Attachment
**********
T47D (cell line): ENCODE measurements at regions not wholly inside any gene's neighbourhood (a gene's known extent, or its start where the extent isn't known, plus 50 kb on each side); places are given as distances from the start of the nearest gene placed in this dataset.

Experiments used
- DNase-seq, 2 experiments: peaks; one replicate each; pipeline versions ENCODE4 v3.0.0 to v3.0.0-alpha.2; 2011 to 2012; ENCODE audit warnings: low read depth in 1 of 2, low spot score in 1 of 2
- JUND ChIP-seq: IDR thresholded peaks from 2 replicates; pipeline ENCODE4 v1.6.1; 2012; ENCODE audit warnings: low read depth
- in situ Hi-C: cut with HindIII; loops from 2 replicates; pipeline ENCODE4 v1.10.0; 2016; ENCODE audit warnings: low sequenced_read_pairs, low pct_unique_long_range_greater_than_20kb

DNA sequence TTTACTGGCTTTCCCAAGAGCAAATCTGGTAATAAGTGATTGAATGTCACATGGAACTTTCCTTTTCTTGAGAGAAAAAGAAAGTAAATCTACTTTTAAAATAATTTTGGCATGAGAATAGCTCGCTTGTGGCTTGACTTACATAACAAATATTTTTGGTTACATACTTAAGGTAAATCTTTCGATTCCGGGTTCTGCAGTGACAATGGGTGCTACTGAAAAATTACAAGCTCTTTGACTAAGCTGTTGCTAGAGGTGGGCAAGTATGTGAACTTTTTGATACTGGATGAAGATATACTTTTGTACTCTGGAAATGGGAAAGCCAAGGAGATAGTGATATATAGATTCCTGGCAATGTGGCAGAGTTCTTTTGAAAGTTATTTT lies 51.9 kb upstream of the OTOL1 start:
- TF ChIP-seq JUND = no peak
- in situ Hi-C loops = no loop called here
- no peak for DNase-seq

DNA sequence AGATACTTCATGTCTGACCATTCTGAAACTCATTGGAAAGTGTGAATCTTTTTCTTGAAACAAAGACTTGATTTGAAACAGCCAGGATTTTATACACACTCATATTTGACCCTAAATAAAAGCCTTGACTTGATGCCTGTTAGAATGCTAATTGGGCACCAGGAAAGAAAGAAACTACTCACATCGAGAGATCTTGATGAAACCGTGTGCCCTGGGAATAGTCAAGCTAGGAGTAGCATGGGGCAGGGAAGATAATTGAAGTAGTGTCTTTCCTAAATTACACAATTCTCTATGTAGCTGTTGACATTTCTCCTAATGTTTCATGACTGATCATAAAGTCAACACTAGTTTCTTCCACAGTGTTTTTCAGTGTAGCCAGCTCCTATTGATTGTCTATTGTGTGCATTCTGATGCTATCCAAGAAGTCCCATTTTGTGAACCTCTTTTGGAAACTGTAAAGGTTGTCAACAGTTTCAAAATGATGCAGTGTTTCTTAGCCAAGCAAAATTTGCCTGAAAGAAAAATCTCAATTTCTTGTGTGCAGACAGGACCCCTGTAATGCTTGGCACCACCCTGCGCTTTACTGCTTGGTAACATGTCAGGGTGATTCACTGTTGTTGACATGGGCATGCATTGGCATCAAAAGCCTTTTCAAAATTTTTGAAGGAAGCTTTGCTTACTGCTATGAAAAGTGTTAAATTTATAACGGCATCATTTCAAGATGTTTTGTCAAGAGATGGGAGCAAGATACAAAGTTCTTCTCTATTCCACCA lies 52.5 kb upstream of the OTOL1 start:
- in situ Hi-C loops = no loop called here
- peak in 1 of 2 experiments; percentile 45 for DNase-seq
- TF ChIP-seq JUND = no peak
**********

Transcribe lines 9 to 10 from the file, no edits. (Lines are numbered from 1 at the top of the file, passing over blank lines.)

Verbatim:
- no peak for DNase-seq

DNA sequence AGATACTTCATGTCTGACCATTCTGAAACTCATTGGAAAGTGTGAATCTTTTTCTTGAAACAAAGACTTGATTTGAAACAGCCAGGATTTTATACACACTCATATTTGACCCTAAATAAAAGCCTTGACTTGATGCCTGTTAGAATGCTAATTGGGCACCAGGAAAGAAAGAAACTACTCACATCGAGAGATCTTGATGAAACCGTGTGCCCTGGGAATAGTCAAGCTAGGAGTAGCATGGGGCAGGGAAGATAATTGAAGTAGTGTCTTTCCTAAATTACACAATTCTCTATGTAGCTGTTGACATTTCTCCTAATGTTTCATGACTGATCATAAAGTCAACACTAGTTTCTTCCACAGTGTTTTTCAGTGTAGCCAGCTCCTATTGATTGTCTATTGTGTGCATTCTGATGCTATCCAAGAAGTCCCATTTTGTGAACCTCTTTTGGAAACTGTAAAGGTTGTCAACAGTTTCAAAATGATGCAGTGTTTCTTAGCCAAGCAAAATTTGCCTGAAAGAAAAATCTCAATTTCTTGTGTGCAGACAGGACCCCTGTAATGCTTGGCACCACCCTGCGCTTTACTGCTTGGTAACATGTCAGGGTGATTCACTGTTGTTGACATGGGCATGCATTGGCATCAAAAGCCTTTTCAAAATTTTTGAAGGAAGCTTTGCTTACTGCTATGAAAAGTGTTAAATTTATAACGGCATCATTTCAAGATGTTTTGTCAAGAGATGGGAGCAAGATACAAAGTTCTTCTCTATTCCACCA lies 52.5 kb upstream of the OTOL1 start: